EDvance Teaching Intensives
One hundred and fifteen West Australian teachers and 100 students have cut their holidays short, returning to school for the fifth annual Fogarty EDvance Teaching Intensives.
Initiated by the Fogarty Foundation in 2018, the intensives are run in partnership with Dr Lorraine Hammond, Associate Professor at Edith Cowan University, and hosted at Dawson Park Primary School. Each year the intensives have grown, supporting more than 365 teachers to implement high-impact instruction practices.
The intensive week of professional learning provides early childhood, primary and secondary teachers with the opportunity to observe expert teachers, practise key skills, and obtain feedback and coaching as they finesse their high-impact instructional strategies. Steered by Dr Hammond, the program was created following evidence-based research into how to effectively support teachers to adopt new practices.
“Research confirms that ‘one shot’ professional learning does not work. Instead, educators can transfer new skills to their teaching practice when they have access to theory, quality teaching demonstrations and have the opportunity to practice instructional strategies with ongoing support, guidance, feedback and coaching,” Dr Hammond explained.
“We are creating a community of teachers who have developed high-impact instructional strategies they can share with their peers and implement in their schools. By sharing best practice and collaborating with their peers, our teachers will create a ripple effect that will improve the quality of teaching in Western Australia,” she said.
High-impact instructional strategies integrate lesson delivery and design where content is explicitly taught with frequent checks for understanding. Lesson delivery relates to how content is presented (i.e., read with me) and includes continual checks for understanding by indiscriminately selecting students to take part in discussions. Lesson design refers to how new content is organised, presented and modelled (i.e., Guided Practice followed by Independent Practice). This includes daily reviews of previously learned knowledge and skills to reduce cognitive load and build automaticity.
High-impact instructional strategies have been used by teachers at Dawson Park Primary School since 2014. The school has seen significant improvements in NAPLAN scores since the inception of these teaching strategies.
“Our dedicated and professional team use high-impact instructional strategies in all areas of the curriculum. There is low variability in instruction, expectations are clearly communicated and as a result, our students come to school feeling comfortable and confident in their abilities – they know what to expect,” Pauline Johnson, Principal at Dawson Park Primary School explained.
“We’ve seen significant improvements in student results. Our students perform well above the average when compared to similar schools and they have a positive attitude towards their learning,” she said.
Georgie Wynne, Program Director at Fogarty EDvance reiterated the importance of innovative professional learning for educators and schools.
“It is vital for teachers to be knowledgeable about evidence-based pedagogical research so they can develop an innovative ‘toolkit’ for successful and impactful teaching,” Ms Wynne explained.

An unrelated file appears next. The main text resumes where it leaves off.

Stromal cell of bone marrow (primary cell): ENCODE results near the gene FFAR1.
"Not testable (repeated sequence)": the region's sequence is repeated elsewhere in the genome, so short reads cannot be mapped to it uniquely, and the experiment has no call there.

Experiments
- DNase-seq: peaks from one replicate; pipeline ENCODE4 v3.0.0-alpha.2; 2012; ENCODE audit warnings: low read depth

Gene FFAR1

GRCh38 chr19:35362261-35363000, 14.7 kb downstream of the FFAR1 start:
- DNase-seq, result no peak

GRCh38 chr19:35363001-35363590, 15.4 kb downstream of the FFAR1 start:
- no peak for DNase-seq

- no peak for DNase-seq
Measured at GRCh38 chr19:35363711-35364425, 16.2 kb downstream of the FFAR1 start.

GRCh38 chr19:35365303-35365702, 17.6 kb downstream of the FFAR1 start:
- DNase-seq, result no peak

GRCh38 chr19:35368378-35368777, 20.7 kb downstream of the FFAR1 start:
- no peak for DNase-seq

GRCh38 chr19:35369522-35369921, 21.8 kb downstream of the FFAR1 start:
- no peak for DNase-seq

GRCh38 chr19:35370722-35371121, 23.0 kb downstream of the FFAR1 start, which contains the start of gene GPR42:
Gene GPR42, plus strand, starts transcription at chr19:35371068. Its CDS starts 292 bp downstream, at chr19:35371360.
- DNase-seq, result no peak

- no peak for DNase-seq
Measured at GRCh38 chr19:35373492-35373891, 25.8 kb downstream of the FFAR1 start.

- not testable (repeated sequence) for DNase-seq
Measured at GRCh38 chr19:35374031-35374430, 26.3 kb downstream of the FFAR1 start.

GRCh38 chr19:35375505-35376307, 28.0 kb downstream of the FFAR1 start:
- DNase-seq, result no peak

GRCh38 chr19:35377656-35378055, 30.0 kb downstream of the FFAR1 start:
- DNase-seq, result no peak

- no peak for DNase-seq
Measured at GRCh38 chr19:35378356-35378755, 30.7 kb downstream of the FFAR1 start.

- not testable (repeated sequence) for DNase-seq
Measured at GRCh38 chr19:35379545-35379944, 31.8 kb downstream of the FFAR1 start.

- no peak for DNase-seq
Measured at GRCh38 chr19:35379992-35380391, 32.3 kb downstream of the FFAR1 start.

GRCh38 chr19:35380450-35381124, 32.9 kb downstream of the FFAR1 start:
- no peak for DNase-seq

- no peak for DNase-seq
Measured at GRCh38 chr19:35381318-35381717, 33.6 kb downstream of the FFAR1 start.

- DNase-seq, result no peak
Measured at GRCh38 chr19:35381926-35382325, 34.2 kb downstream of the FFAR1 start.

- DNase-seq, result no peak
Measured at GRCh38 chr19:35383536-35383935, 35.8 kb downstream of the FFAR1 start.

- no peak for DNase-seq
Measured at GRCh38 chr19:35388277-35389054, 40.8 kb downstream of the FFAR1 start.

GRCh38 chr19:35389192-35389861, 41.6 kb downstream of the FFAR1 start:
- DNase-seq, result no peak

“Fogarty EDvance aims to inspire excellence and high-quality instruction in schools by investing in teachers, school leaders and school principals to ensure that all students receive a high-quality education, regardless of their background.”
Congratulations to the nineteen Cohort 5 primary and secondary schools who recently celebrated the launch of their Fogarty EDvance School Improvement Program Impact Report. Included in the report are nineteen individual stories of impact, capturing how the Fogarty EDvance School Improvement Program supported them in building the capacity of their school leadership teams with the goal of transforming educational outcomes for their students.
The leadership teams from Cohort 5 began their school improvements journeys in 2018. The Cohort consisted of nineteen schools, ten of which were from regional areas including the Pilbara, South-West and the Wheatbelt. This represented the first intake of regional schools into the Fogarty EDvance program, providing the schools with access to onsite school visits from mentors, professional development opportunities in regional areas, and regular trips to Perth for workshops and leadership collaboration, and included access to EDvance Teaching Intensives and the Secondary Teacher Leader program.
Georgie Wynne, Fogarty EDvance Program Director, said it was a pleasure working with the leadership teams from Cohort 5, supporting them as they bravely embraced the challenge of undertaking whole-school transformation for the benefit of students in their communities.
“Over the past 3 years the Cohort 5 schools have worked with evidence-based research and best practice tools from both education and business, they have created and responded to rich data sets, and they have been supported by outstanding mentors and their cohort of peers, to turn theory into action.”
“Every school has seen growth in outcomes for their students from improved academic performance, to increased social and emotional wellbeing, improved attendance and classroom engagement.”
“As a result of their sustained commitment and hard work, every school has seen improvements in academic and social outcomes for their students, with sixty percent of schools in the cohort, reporting significant improvements in student outcomes.”